SIGBUS on x86 (including x86_64) Linux is a rare beast. It may appear from attempt to access past the end of
mmaped file, or some other situations described by POSIX.
But from hardware faults it's not easy to get SIGBUS. Namely, unaligned access from any instruction — be it SIMD or not — usually results in SIGSEGV. Stack overflows result in SIGSEGV. Even accesses to addresses not in canonical form result in SIGSEGV. All this due to #GP being raised, which almost always maps to SIGSEGV.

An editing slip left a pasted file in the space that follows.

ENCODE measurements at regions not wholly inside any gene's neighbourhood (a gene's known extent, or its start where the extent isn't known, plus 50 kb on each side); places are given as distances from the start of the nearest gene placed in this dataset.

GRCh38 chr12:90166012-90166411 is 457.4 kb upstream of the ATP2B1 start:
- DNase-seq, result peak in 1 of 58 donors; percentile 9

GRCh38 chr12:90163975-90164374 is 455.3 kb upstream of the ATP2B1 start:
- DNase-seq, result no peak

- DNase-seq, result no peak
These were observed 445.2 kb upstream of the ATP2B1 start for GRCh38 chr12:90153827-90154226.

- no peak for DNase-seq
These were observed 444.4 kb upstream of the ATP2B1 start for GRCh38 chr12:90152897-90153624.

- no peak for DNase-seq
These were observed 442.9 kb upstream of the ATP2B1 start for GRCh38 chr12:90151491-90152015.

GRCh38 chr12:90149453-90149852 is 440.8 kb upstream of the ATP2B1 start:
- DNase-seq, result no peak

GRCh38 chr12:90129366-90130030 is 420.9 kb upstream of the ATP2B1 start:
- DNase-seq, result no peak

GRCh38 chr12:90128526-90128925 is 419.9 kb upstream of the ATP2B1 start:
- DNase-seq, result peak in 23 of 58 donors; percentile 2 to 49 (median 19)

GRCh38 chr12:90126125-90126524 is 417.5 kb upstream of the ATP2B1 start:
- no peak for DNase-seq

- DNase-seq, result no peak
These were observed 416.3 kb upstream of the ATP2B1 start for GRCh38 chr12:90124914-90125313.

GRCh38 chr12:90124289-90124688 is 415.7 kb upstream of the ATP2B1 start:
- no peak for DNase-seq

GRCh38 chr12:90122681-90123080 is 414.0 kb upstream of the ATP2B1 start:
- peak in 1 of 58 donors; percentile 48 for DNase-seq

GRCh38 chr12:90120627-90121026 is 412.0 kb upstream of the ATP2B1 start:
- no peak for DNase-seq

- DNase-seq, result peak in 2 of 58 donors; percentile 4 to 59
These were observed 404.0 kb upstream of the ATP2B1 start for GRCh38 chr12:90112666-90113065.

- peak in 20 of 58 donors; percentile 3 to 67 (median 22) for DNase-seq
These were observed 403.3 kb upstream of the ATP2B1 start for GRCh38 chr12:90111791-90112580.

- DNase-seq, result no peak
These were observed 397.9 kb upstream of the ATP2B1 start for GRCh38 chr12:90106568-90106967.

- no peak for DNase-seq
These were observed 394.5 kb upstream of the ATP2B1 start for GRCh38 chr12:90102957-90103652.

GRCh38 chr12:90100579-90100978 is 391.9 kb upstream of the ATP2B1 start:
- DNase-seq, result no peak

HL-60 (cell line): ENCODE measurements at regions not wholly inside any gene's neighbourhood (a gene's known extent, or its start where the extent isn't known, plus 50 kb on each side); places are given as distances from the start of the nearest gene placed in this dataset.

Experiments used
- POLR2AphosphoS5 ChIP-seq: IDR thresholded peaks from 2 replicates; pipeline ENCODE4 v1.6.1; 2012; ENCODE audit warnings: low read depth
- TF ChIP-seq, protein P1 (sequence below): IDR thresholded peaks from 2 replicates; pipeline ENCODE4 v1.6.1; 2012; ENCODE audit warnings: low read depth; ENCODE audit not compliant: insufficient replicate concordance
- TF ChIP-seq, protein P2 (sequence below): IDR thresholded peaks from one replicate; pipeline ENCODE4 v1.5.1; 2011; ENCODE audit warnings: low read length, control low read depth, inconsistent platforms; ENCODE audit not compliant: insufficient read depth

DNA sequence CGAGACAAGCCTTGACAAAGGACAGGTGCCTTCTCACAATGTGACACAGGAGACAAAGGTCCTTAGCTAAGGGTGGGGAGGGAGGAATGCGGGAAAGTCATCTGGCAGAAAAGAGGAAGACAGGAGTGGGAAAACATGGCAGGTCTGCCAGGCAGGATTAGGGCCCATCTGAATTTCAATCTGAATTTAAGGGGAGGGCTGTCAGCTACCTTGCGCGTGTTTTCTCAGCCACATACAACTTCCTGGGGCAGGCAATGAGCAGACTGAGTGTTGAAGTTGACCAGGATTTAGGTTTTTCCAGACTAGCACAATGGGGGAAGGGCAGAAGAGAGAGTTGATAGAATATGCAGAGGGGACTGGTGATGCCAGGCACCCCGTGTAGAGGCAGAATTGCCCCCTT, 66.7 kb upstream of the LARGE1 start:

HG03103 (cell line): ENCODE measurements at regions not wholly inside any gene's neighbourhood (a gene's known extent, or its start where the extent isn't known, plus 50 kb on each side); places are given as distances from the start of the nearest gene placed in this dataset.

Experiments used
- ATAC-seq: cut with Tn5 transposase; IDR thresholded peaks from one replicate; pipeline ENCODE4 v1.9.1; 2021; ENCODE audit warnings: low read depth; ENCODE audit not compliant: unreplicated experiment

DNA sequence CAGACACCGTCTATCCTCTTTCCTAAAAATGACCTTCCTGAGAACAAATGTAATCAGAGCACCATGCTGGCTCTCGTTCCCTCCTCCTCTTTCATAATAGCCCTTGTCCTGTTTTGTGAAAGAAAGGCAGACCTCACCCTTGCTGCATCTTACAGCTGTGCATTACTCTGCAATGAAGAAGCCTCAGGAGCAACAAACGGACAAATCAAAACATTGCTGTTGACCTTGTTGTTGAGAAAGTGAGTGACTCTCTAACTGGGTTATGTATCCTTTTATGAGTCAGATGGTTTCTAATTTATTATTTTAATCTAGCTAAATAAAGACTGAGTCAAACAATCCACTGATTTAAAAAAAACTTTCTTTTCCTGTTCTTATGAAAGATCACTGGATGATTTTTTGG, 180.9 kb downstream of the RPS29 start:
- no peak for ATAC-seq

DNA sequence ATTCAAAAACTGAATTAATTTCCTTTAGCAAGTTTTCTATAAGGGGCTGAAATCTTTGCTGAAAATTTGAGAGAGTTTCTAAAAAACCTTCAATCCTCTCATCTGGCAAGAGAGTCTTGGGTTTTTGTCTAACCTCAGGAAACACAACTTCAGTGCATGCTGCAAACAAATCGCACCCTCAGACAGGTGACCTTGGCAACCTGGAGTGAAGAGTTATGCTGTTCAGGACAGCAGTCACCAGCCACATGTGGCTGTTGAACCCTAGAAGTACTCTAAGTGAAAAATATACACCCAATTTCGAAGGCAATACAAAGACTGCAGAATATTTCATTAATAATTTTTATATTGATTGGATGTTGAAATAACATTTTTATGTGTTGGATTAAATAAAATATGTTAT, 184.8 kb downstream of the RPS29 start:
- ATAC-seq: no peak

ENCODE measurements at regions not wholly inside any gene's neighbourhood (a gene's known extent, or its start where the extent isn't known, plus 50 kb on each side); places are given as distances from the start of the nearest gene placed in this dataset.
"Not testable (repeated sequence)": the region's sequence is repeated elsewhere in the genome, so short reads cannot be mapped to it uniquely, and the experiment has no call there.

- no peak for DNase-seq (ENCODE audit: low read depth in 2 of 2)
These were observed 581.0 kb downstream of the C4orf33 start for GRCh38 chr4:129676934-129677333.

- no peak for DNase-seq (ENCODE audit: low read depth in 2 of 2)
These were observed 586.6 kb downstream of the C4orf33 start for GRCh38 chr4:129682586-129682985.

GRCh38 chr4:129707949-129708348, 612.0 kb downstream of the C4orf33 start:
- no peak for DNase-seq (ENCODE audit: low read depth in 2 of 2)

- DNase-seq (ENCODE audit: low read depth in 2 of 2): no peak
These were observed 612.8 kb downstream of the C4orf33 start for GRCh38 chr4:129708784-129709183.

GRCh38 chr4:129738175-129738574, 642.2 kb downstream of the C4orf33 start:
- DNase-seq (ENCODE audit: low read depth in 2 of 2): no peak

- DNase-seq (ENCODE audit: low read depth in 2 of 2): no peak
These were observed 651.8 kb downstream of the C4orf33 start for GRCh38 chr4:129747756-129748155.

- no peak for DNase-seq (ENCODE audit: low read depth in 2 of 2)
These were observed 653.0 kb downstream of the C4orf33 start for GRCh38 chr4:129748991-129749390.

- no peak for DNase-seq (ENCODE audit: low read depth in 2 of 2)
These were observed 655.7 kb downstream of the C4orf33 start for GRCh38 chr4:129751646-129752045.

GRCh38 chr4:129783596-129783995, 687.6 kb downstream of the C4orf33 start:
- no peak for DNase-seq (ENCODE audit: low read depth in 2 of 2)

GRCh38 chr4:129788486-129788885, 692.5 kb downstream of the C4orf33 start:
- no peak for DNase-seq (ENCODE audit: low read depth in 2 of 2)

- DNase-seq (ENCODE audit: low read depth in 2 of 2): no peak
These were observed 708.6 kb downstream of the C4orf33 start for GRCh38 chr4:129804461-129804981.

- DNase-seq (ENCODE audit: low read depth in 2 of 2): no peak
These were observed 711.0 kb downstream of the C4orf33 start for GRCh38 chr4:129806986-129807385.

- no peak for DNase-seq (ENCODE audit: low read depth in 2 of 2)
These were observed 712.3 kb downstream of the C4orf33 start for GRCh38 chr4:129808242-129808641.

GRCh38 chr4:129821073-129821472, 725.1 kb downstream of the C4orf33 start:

Now, here're some ways to get SIGBUS due to a CPU exception:
Enable AC bit in
EFLAGS, then do unaligned access by any memory read or write instruction. See this discussion for details.
Do canonical violation via a stack pointer register (
rbp), generating #SS. Here's an example for GCC (compile with
gcc test.c -o test -masm=intel):